“Fats was a fantastic musician, by the way, and every member of his band could read music. We got to the studio and this was the first time the musicians in the band had seen the song. They started playing and believe it or not, I didn’t like it. I didn’t think it was Caribbean enough.”
But in the end the song became a huge hit in New York after Hodge was successful in getting it into rotation on the local R&B radio stations WLIB and WWRL. Fat’s Shake ‘M Up was Camille Records’ one and only crossover hit. While exact numbers are near impossible to calculate, Hodge noted that he ordered an initial pressing of 5,000 (ten-fold more than he would usually order for a calypso record).
Moreover a July 1966 advertisement in Billboard Magazine described the piece as a “Smash Hit in New York. Sold over 50,000.” Galloway was given a co-authorship credit along with Hodge, and received a small royalty payout. Fat’s Shake ‘M Up was the title track for Greene’s album that Hodge eventually issued on his Camille label in 1973.
Ironically decades would elapse between the time that Galloway wrote the song and his own initial recording of the piece under the title Archie Buck Me Up. Galloway sings on top of a rollicking soca arrangement by Leston Paul who he shouts out half way through the piece.
He goes on to chronicle the song’s history, noting his own early NYC and St Croix performances along with other artists who had recorded it: “New York City, where I first sang Archie. Bert Samuel he play, he accompany me. Then I come to St Croix, filling homeland with joy.” Ron Berridge, the Merrymen, them Caribbean boys.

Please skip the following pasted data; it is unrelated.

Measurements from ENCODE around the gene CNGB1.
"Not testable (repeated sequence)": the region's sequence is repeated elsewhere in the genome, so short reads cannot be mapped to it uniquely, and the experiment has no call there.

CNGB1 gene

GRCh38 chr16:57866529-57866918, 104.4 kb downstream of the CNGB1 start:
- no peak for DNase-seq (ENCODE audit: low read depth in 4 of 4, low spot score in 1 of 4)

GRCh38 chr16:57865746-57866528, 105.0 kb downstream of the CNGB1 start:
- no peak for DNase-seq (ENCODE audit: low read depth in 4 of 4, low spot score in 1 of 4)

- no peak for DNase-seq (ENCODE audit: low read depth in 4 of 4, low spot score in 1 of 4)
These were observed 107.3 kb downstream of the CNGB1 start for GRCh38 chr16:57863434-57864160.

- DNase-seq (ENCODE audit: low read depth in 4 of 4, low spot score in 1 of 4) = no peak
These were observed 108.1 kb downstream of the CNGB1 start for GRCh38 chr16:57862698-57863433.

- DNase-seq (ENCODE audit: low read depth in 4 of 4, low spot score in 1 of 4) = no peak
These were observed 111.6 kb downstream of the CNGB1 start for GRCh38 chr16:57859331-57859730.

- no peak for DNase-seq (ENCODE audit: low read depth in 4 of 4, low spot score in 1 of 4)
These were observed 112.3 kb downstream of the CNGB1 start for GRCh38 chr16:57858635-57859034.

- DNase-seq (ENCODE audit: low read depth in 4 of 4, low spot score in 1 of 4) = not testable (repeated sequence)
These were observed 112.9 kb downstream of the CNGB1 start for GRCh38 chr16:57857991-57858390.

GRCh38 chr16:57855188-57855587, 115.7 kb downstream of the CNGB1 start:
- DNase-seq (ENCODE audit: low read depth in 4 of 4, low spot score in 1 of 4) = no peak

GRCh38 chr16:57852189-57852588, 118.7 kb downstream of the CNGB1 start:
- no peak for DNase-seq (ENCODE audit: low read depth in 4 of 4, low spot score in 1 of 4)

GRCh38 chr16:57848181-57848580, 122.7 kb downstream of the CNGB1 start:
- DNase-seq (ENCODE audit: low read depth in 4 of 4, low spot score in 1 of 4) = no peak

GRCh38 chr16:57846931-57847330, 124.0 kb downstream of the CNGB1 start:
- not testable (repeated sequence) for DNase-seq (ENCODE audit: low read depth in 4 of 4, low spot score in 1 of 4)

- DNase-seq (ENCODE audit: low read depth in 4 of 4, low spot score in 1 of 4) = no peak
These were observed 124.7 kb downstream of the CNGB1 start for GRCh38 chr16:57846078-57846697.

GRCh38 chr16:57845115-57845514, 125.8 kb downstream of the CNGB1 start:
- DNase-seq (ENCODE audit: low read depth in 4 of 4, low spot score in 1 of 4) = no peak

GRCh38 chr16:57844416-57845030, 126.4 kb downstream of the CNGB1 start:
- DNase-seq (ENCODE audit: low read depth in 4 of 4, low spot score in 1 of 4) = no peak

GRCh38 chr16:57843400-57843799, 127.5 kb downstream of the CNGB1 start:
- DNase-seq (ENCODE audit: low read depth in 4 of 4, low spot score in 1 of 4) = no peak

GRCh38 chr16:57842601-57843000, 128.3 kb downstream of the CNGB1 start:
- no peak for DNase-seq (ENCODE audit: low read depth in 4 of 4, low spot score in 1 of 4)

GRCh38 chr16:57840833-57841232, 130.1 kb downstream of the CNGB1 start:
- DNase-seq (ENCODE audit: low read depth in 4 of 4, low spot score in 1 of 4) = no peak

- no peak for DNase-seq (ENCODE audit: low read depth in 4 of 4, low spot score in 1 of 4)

Galloway apparently realised that his connection to his own composition was not well recognised, nor did he ever reap any significant financial rewards as a result.
One of the more recent twists in the song’s fascinating history is its appearance on an album by the renowned American jazz clarinetist Don Byron, Jr. Byron’s father, Don Byron Sr, was the bassist for the band that played on the original Fats Greene recording back in 1966.
Byron Jr recorded his own version of the piece, Shake Em Up, for his 2001 You are #6 album as a tribute to his father and his Caribbean heritage. The vocalist for Don Byron’s version was calypsonian Keith Prescott AKA Designer, now known as “Keet Styla.”
Despite its long and unusual history, Prince Galloway’s Archie Buck Dem Up remains one of the most popular calypsos of its day, originally performed in an upbeat dance style that was a clear precursor to the soca music of the 1970s and 1980s.
The Wesley Thomas Combo